Michael Rubin, , wrote an op-ed for Commentary Magazine detailing that Germany is tolerating Iran’s blatant violations of the 2015 nuclear deal because they are more concerned with keeping business deals between Germany and Iran in place than the safety of the Middle East and the world at large.

He wrote: “German leaders might preach human rights and the virtues of multilateralism, but when it comes to the Islamic Republic, the German government’s desire to promote business always trumps holding Iran to account. Yes, Iran likely seeking to renew and advance its nuclear weapons program. Iranian leaders correctly calculate that even if they paraded a nuclear missile through the streets of Tehran or tested a warhead in their south-eastern desert, German authorities would embrace any excuse however implausible to look the other way, deny reality, and run interference; all in order to keep trade channels open.”

The Reports

The Hamburg report stated: “there is no evidence of a complete about-face in Iran’s atomic policies in 2016.”

They cited the recent prosecution of three German citizens who had been attempting to smuggle specialised valves which could be used in a nuclear reactor to an Iranian company, in violation of German law.

The belief is that had those 51 valves been shipped to Iran, they would have been used in the sanctioned Arak heavy water reactor which was supposed to be dismantled in the aftermath of the nuclear deal but never was.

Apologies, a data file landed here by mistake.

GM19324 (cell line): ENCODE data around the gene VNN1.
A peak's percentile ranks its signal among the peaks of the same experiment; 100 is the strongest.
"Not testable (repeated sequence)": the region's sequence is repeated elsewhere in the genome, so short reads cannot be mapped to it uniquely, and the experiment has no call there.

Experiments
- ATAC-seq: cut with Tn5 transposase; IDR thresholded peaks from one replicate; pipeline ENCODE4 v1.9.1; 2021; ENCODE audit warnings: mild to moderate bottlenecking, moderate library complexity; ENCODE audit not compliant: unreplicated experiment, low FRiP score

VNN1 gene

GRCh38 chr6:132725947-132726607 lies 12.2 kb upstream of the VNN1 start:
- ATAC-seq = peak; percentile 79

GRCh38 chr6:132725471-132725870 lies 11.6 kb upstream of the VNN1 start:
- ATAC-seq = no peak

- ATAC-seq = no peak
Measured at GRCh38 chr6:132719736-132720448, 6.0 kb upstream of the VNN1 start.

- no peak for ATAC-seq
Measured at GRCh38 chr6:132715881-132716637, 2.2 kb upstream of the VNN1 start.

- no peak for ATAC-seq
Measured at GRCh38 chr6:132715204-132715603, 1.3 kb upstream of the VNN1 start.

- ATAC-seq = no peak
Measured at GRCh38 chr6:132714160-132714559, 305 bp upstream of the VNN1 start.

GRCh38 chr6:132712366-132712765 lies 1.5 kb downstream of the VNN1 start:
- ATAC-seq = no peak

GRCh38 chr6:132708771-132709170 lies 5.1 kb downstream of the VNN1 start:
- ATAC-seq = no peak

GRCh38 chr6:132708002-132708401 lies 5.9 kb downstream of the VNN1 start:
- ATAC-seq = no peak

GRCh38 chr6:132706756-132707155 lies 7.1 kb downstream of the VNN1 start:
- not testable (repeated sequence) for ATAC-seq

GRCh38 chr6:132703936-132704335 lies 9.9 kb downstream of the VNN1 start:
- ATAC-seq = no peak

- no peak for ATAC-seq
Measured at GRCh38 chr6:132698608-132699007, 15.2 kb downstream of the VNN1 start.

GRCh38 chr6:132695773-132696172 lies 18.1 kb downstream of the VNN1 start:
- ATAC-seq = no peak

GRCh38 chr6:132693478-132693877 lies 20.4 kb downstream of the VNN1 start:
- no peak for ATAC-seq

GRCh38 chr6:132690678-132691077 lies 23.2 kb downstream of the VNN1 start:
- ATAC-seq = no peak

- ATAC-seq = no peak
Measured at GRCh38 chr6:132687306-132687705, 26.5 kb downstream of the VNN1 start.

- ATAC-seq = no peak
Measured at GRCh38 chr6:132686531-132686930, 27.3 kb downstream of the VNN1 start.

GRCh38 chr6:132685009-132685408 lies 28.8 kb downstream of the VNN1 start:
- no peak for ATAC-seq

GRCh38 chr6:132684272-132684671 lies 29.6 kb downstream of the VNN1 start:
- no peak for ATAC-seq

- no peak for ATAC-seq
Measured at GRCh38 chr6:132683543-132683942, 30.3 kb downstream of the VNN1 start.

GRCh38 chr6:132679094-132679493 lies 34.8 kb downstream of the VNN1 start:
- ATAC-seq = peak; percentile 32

The Baden-Württemberg report stated: “Regardless of the number of national and international sanctions and embargoes, countries like Iran, Pakistan and North Korea are making efforts to optimise corresponding technology.”

Rubin wrote: “In short, it looks like Iran may be cheating…whenever reports of cheating threaten to derail non-proliferation agreements, governments invested in those agreements are willing to bury the evidence to make a quick buck. Often, the State Department is willing to look the other way in order to keep the process alive. That was the case with Iraq in the 1980s, North Korea in the 1990s, and Iran in the first half of the last decade.”

Rubin cites numerous other instances in which the German government has looked the other way in favour of trading with Iran, including the derailment of the investigation into the 1992 murder of four Iranian Kurdish dissidents in Berlin and convincing the European Union to give the Iranian Regime another chance after evidence of its nuclear programme was revealed by the Iranian Resistance (MEK).